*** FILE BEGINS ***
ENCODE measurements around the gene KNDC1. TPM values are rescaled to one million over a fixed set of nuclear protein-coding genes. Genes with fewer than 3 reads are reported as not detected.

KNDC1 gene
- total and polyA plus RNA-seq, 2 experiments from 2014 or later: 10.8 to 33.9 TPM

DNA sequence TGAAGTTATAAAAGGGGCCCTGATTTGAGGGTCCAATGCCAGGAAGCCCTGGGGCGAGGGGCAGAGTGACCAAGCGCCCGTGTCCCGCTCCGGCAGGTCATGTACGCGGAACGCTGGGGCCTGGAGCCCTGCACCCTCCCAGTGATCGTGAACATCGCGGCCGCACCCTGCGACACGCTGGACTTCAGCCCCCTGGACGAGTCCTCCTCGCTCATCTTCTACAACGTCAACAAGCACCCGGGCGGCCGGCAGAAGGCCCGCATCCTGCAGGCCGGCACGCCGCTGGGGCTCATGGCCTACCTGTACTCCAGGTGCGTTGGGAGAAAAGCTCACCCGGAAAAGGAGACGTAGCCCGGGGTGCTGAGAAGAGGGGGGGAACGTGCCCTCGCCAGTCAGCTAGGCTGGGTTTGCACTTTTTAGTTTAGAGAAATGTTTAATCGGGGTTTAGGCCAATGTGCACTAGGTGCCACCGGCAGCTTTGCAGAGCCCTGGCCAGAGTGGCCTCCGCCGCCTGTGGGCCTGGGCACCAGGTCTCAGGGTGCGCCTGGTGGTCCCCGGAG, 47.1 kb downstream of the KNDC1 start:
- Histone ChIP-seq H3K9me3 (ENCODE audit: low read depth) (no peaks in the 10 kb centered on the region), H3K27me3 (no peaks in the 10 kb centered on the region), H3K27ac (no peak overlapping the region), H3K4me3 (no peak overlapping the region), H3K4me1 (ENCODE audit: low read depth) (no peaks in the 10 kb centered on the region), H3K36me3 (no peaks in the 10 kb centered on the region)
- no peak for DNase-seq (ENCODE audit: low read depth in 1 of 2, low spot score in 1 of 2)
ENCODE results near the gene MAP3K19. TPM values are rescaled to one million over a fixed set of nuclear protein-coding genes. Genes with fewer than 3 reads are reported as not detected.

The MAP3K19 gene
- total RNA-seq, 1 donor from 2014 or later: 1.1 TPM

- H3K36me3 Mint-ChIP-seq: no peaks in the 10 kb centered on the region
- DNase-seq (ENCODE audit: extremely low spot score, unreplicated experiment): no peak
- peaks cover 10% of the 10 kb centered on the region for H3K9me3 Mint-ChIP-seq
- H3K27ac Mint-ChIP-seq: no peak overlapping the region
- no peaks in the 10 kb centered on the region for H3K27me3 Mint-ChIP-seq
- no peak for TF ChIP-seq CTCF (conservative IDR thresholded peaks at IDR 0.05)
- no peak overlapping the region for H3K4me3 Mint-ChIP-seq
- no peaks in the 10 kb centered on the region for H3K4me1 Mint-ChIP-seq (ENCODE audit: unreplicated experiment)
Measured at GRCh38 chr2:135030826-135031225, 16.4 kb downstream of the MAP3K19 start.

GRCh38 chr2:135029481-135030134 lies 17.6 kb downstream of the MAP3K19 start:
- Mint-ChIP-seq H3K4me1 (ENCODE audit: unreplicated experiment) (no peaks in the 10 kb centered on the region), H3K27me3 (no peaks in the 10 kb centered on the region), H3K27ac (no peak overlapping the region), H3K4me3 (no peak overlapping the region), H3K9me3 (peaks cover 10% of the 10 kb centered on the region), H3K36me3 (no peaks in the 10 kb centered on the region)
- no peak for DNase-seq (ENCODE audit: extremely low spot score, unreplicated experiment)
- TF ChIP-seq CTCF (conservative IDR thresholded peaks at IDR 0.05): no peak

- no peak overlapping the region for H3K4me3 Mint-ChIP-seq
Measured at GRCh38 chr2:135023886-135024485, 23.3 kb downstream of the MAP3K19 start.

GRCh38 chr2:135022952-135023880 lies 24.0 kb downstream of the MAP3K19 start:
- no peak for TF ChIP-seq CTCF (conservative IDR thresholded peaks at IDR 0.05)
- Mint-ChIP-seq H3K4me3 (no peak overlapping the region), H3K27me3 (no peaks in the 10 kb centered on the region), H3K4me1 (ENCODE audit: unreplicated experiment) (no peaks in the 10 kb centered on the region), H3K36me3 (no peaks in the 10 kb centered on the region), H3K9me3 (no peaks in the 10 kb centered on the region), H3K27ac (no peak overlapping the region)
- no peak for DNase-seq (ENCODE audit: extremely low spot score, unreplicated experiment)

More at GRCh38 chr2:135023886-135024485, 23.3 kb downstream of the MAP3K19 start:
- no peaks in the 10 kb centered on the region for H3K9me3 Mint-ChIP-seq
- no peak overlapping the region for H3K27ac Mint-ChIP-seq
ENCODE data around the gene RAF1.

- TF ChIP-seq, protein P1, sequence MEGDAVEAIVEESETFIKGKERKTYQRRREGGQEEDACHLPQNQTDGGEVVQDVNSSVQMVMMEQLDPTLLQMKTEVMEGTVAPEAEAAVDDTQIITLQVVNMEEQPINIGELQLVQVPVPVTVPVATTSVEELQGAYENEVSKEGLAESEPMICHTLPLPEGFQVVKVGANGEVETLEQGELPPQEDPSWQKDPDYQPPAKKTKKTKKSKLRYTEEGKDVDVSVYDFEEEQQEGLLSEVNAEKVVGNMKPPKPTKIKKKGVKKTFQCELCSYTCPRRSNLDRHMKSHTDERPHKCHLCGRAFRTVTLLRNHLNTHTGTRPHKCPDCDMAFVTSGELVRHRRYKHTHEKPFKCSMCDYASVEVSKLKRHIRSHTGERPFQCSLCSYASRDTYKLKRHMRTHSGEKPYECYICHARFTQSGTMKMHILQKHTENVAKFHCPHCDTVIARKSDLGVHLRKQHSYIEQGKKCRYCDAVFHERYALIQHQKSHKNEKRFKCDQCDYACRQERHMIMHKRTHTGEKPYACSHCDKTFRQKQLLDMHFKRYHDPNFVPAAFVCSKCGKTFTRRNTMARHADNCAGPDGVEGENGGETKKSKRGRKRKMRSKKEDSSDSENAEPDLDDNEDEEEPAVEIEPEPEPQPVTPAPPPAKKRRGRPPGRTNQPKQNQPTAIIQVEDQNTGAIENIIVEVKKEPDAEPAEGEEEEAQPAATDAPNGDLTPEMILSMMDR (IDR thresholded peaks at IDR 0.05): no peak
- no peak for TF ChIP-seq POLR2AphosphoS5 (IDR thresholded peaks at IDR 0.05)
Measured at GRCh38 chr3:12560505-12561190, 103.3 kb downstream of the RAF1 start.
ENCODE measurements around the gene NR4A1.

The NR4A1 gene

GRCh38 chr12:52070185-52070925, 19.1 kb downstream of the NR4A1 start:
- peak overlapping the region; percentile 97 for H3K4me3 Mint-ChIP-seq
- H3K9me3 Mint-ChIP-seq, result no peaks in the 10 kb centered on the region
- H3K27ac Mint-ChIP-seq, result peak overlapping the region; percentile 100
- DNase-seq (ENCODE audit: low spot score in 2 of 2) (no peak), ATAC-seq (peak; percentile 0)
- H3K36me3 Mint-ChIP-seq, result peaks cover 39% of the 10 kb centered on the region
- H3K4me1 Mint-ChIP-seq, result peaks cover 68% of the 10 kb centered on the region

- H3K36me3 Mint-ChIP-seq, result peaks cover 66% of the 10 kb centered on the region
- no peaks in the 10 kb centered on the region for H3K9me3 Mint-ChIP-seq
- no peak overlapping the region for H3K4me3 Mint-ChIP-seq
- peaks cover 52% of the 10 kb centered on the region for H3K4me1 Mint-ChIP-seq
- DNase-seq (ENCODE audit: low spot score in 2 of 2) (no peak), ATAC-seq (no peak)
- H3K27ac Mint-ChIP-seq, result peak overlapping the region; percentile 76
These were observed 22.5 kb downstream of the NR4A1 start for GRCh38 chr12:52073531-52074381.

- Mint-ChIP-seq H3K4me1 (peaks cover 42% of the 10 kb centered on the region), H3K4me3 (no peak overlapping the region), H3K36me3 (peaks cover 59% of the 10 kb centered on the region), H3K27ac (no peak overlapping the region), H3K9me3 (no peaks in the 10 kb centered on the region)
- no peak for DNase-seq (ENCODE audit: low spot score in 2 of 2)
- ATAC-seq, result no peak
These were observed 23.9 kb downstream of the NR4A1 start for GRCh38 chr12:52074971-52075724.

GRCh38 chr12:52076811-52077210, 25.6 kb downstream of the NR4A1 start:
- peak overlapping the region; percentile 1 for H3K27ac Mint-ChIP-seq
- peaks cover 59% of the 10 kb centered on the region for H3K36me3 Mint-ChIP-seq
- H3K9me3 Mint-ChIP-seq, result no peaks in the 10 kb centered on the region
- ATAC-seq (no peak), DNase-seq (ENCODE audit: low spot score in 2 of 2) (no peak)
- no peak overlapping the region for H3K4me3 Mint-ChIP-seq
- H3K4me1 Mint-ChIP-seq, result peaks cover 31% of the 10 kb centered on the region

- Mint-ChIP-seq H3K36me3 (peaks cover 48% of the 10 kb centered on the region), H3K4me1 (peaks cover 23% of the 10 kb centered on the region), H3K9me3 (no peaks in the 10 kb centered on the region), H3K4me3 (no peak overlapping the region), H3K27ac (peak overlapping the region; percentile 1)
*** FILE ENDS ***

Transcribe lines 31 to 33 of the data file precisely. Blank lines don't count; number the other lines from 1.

- no peak overlapping the region for H3K27ac Mint-ChIP-seq
ENCODE data around the gene RAF1.

- TF ChIP-seq, protein P1, sequence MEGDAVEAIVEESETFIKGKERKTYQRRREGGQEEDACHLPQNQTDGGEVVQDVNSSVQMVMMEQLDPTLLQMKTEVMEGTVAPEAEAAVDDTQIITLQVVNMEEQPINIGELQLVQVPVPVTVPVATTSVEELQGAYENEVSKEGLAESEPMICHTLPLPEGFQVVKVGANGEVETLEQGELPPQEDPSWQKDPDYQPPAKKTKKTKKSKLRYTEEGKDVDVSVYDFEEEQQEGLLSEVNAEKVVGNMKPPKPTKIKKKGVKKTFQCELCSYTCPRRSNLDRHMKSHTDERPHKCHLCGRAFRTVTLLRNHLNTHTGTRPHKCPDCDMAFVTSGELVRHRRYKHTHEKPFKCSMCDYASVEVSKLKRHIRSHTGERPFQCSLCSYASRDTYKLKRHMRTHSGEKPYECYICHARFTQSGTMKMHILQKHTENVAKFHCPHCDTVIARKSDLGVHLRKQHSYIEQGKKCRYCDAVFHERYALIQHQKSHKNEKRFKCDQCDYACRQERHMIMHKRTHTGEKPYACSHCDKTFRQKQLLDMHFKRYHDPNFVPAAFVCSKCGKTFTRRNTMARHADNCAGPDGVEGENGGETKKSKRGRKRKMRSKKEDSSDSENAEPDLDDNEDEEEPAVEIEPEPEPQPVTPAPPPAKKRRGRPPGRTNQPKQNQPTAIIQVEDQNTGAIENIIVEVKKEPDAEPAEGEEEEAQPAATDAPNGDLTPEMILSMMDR (IDR thresholded peaks at IDR 0.05): no peak